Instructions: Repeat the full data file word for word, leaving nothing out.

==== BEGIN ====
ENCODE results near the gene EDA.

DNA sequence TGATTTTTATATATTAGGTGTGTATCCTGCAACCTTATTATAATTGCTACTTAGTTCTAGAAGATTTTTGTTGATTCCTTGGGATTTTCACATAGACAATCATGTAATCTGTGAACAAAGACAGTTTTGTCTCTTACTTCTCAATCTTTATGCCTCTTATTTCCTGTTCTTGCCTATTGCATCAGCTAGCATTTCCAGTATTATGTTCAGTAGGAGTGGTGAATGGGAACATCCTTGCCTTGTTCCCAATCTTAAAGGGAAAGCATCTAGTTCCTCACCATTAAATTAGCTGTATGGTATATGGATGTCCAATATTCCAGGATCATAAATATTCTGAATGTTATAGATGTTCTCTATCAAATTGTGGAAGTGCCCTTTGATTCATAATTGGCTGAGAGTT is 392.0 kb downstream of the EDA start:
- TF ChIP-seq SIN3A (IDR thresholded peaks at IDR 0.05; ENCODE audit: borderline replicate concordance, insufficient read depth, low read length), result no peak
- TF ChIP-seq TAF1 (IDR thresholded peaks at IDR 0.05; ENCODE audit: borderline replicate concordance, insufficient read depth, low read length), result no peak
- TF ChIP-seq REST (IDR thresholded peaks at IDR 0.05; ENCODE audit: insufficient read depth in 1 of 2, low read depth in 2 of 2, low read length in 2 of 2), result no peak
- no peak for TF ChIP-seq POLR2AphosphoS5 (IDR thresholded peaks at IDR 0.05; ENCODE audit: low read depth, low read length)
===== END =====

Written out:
ENCODE results near the gene EDA.

DNA sequence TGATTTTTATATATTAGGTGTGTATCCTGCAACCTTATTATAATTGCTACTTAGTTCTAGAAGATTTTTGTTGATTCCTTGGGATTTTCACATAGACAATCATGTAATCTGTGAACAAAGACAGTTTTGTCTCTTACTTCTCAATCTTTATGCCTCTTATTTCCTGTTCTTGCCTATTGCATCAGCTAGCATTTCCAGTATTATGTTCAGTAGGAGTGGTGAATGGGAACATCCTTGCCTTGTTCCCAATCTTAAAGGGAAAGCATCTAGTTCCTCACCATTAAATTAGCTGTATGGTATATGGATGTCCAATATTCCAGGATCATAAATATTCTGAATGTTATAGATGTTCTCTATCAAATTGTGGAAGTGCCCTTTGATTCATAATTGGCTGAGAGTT is 392.0 kb downstream of the EDA start:
- TF ChIP-seq SIN3A (IDR thresholded peaks at IDR 0.05; ENCODE audit: borderline replicate concordance, insufficient read depth, low read length), result no peak
- TF ChIP-seq TAF1 (IDR thresholded peaks at IDR 0.05; ENCODE audit: borderline replicate concordance, insufficient read depth, low read length), result no peak
- TF ChIP-seq REST (IDR thresholded peaks at IDR 0.05; ENCODE audit: insufficient read depth in 1 of 2, low read depth in 2 of 2, low read length in 2 of 2), result no peak
- no peak for TF ChIP-seq POLR2AphosphoS5 (IDR thresholded peaks at IDR 0.05; ENCODE audit: low read depth, low read length)